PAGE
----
Includes Expert Content
Birth control Choice - Rollercoaster Ride
jmille74 posted:
I am trying to decide on a change of birth control to talk to my healthcare provider about. I have tried the nuvaring, but had to stop due to getting to many UTIs. I was on yaz prior to that and I felt depressed, anxiety, bloated, nauseous and just plain "YUCK". Well lastly I have been on the Depo shot for 8 months and as they warned me before I would gain weight and I have gained 20 lbs in 6 months. I changed my lifestyle hoping this would help shed the pounds but yet it's been difficult. The biggest issues I've had is my libido has decreased. I have no interest in sex and nor do I have pleasure with it. This is causing a strain on my 3 year relationship.

On another note I have endometriosis and no children so my doctor was anti IUDs. I would like to know if this is common to try so many different types of birth control. I have a concern about estrogen pills causing a higher risk of endometrial cancer. I'm finishing up grad school and plan on having children within the next 2-3 years. Any suggestions would be great. I know there are so many with mono, tri, combo.....birth control pills.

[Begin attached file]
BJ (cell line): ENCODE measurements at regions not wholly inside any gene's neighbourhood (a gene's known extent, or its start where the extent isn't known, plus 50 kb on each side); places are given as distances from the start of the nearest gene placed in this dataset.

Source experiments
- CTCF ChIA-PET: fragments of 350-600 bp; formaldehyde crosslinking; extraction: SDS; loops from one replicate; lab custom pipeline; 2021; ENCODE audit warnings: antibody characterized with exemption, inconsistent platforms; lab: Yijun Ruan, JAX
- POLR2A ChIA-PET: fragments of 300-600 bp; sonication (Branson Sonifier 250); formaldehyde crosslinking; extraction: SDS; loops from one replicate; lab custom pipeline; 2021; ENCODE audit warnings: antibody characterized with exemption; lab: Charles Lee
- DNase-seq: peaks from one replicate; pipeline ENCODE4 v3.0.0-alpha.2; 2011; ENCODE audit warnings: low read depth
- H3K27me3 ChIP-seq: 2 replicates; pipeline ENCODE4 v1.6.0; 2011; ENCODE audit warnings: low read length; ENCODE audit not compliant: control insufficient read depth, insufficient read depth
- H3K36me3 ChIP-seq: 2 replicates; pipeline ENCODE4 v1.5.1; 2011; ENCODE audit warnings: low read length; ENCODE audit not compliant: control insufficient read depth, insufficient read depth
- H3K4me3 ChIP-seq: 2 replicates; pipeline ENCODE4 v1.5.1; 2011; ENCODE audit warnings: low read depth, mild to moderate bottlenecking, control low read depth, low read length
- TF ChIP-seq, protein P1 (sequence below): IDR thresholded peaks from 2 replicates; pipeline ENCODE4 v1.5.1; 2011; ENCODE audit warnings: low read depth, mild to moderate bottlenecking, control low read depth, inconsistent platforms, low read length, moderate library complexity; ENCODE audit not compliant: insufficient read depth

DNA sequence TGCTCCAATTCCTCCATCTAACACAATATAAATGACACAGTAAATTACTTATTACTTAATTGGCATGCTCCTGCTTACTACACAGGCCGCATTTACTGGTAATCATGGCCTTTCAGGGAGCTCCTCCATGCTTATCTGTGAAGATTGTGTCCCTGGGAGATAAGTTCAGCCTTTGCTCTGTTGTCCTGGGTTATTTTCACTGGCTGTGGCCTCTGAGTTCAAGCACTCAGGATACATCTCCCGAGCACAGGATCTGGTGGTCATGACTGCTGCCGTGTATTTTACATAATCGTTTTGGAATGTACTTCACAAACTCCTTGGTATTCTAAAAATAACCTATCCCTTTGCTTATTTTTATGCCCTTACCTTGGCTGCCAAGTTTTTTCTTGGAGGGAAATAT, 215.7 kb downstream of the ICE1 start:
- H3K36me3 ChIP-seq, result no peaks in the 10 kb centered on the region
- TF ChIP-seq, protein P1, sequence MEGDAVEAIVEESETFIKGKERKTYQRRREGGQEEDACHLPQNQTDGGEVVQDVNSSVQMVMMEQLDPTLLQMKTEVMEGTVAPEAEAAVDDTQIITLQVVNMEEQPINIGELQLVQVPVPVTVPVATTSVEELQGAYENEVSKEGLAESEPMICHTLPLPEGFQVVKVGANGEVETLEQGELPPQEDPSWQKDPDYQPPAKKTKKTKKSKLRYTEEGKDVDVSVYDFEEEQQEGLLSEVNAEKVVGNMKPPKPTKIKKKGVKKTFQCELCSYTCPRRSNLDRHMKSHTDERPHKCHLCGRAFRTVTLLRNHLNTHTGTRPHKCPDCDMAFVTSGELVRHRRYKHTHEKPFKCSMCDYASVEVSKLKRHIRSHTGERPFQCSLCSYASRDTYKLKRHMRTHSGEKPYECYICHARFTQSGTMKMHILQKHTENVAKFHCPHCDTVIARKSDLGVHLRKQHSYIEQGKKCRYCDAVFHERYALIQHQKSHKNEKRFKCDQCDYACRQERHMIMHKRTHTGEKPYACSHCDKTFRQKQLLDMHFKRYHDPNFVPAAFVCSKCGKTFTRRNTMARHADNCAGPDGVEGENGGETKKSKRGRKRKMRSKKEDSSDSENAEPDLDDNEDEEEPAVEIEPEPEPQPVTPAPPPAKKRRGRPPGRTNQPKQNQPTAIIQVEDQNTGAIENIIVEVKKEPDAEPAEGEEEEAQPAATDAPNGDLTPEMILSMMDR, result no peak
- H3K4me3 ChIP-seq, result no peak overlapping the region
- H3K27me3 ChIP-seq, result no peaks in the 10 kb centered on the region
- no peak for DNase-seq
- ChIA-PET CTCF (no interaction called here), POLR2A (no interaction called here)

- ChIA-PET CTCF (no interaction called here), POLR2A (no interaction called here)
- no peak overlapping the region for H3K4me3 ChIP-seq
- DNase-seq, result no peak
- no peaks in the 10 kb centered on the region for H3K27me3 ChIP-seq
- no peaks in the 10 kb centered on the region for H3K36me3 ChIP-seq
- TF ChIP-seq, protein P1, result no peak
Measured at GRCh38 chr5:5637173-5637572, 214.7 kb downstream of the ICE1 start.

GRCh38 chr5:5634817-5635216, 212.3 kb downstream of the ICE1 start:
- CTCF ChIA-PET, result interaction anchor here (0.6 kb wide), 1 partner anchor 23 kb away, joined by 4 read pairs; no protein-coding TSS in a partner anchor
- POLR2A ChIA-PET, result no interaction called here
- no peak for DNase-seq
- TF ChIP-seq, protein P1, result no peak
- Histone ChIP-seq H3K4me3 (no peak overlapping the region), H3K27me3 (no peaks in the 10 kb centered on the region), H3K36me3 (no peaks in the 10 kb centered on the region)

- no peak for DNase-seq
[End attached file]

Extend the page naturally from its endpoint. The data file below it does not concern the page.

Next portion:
Jane Harrison Hohner, RN, RNP responded:
Dear jmille: You have mentioned several important considerations:

1. Known endometriosis & a desire to have children---For this you would want a progestin/progesterone dominant method of birth control. Estrogen can make endo flourish; progestins will attenuate endometriosis.

2. Concern about risk of endometrial cancer---As you likely know, endometriosis cells are similar to endometrial cells. Thus use of progestins can decrease risk for endometrial cancer.

3. Decreased libido---Methods of contraception which suppress ovulation have a theoretical risk for dampening libido. Specific products seem to have more of this effect, therefore women frequently switch around until they find something that works best for them.

Bottom line, it is very reasonable to continue to try other products or formulations. A GYN should be very supportive of this. Some other methods which you might want to research would be the progestin only "mini pill," the progestin only Implanon, the progestin containing Mirena (it is an IUD but if that is the one thing that works for you there is a risk/benefit balance to consider).

The hardest thing is to try and predict what will work best for someone else. It would be great if there was a reliable way to eliminate the trial and error involved in contraceptive choice. Also, women may make very different choices at various stages of life. Go back and reopen the discussion with your GYN; you are asking the right questions.